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  5. Yellow diamond bezel ring in 18kt yellow gold
    Who said that diamonds had to be white?! This yellow sparkler is bezeled in yellow gold, making it appear even more yellow than it’s grade from EGL, and it gives the face up appearance close to that of a 1.5ct princess diamond. It would make a fantastic buttery engagement ring for the bride who loves yellow or who wants something unique.
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Here is the best part! If you contact me about buying any of these items, email or message me on etsy first, mention this blog post and receive 15% off! This offer is only good until December 21st so grab them while you can!

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Gem Blast: Holiday Edition

It has been a crazy week, with a family birthday plus Thanksgiving and then ten completed projects when I was expecting 5, plus a bunch of gems.  I have more on the way, and with the holidays gearing up, things are just bound to get crazier!

So this week, I’m just going to post a handful of my favorite pictures that I’ve been taking in the past couple of weeks! Some of this will be a preview for new items to come – some will probably hit etsy before they get to the website, due to holiday shopping demands

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Be on the lookout for new things to come! For additional pictures of some of these pieces, check out my Repertoire page.  And don’t forget to check out Facebook for all of my etsy promo codes.(Hint: there is one for today! After all, it’s Cyber Monday!)

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Hand Forging vs. CAD and Cast

 I feel like the topic of different ways to manufacture jewelry has been coming up more and more lately in email conversations with clients, so I figured I’d write a little bit about it.
*Please note, I’m not going to discuss die struck jewelry in this post!
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I think it’s Mark Morrell that was a touch snarky about answering the question of “are your items handforged?” I believe his answer is along the lines of “I use the best manufacturing method for the job at hand.” Which, to me, says loads – it says that he thinks the question is hogwash, he uses both “methods”, and isn’t going to waste a lot of time molding metal to make a ring that could be manufactured easier and quicker through other means.
In reality, all jewelry is made by jewelers manipulating a variety of tools through a variety of techniques to get the desired result.
It seems to me that there has been a big fuss about what tools and techniques are used to achieve those results.
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Now, there are obvious differences in production, but there is very little that can be produced “better” via “hand forging” vs CAD and cast. CAD and cast is easier, it’s cheaper, and the time savings is tremendous as far as labor goes. CAD and cast are also typically going to be more precise and symmetric. A computer and a machine just aren’t going to make the mistakes that a human would. The differences boil down to how the parts of the jewelry were created. Otherwise, there is a ton of overlap in the methods. Hand forged items, if you’ve watched videos, have been brought into their shapes with tools and a person guiding those tools. No matter what, the pieces are all soldered on the same way, they are all polished the same way, the seats for the stones are all cut the same way. Engraving is done the same way. You get the idea.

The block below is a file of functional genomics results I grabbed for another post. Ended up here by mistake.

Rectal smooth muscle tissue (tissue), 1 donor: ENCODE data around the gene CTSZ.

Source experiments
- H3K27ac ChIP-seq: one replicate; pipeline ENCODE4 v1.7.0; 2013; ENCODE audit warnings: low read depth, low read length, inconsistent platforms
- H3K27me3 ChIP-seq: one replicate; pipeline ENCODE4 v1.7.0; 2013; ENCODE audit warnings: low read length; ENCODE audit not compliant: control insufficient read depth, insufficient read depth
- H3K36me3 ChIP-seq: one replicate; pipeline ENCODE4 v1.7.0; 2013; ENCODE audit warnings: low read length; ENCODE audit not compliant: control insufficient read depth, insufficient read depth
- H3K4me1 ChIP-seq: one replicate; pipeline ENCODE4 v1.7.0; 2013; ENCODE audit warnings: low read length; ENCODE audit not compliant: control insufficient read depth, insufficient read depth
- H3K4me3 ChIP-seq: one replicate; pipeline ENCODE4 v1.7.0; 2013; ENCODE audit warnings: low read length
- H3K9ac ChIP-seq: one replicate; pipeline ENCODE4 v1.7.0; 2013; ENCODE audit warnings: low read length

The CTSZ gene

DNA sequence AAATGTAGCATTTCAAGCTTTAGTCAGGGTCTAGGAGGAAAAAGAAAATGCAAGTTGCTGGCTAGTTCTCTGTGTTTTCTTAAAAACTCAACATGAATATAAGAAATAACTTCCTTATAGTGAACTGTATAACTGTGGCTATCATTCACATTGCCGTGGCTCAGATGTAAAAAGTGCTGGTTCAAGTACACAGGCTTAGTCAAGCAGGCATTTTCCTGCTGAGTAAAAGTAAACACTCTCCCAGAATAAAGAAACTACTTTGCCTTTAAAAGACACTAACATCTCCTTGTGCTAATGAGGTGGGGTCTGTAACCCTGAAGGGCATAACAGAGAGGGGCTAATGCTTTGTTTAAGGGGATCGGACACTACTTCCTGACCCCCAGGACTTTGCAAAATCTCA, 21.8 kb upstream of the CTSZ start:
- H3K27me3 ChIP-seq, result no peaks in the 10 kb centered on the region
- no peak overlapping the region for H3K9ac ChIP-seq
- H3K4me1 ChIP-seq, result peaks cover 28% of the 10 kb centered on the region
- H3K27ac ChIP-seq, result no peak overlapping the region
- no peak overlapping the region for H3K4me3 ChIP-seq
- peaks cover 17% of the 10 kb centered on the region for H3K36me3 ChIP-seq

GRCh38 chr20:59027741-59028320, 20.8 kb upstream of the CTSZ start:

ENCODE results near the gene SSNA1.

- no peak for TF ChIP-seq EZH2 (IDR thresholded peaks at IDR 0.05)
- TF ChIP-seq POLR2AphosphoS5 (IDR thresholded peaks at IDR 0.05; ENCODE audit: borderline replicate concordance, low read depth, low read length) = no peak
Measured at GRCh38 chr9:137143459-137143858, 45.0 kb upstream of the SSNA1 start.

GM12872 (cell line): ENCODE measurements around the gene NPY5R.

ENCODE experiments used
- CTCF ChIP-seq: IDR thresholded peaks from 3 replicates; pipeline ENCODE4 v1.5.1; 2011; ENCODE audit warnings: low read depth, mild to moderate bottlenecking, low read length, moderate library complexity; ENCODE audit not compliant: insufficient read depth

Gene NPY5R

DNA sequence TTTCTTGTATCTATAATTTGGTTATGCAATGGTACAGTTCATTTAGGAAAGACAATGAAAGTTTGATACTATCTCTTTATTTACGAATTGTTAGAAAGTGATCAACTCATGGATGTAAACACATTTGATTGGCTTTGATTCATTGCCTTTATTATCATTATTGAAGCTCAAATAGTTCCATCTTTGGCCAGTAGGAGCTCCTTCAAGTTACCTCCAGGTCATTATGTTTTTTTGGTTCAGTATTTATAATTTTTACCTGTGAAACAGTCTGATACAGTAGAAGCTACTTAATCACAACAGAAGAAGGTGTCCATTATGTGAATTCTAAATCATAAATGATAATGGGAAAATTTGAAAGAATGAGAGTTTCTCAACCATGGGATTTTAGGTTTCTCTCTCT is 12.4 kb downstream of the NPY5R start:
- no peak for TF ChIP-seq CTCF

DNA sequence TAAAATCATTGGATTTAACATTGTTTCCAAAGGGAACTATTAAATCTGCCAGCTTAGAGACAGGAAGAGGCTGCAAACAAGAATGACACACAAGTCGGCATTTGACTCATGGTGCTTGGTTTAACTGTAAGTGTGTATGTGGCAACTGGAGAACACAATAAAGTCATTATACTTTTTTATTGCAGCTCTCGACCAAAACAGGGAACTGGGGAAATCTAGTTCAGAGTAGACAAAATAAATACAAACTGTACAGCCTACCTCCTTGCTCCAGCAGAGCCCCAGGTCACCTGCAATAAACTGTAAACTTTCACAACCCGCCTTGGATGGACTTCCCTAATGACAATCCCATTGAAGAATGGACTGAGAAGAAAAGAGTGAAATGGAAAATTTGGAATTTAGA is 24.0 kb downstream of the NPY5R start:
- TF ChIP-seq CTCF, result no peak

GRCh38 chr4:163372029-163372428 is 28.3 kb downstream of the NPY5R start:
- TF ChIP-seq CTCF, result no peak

Feel free to mute your sound should you choose to watch the video!
I have a Mark Morrell piece in my personal collection, and what I can tell from it is that his finishing is impeccable. You can tell that he goes over every millimeter until it’s to his standards. The ring is CAD and cast, though I have no doubts that he uses hand forging methods when necessary. I have played with a 100% hand forged piece and I can see solder where the band was put together, the prongs on the center stones are all different lengths and widths, and one doesn’t quite touch the stone correctly, causing it to catch on things and have constant chunks of fuzz under it.
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Mark Morrell set with a colorless spinel
For me, it becomes a question of, “Do I want this cheaper, quicker and easy to replicate? Or do I want this to cost 5x as much, imperfect, longer manufacturing times, and not easily replicated?”
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My Pétiller ring is one that’s good to think about because it’s quite simple in execution, and was cast. The cast pieces were assembled by hand, and then the seats were hand carved out of the solid metal for each diamond. The only difference in making that ring via hand forging vs CAD and cast is that the methods would be different to get the solid shank, and the bezels that make up the support structure between them. Otherwise, the methods to put it together are exactly the same.
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My stance is that I prefer CAD and cast over hand forging. Much of the manufacturing methods are the same, it’s just a question of how the metal came to be the finished shape before things like setting stones and other finishing techniques take place. CAD and cast is much easier, especially when it comes to online orders – the client gets to see what it’s going to look like before it’s produced, rather than just hoping it will come out how it’s been envisioned, and seeing it when it’s finished.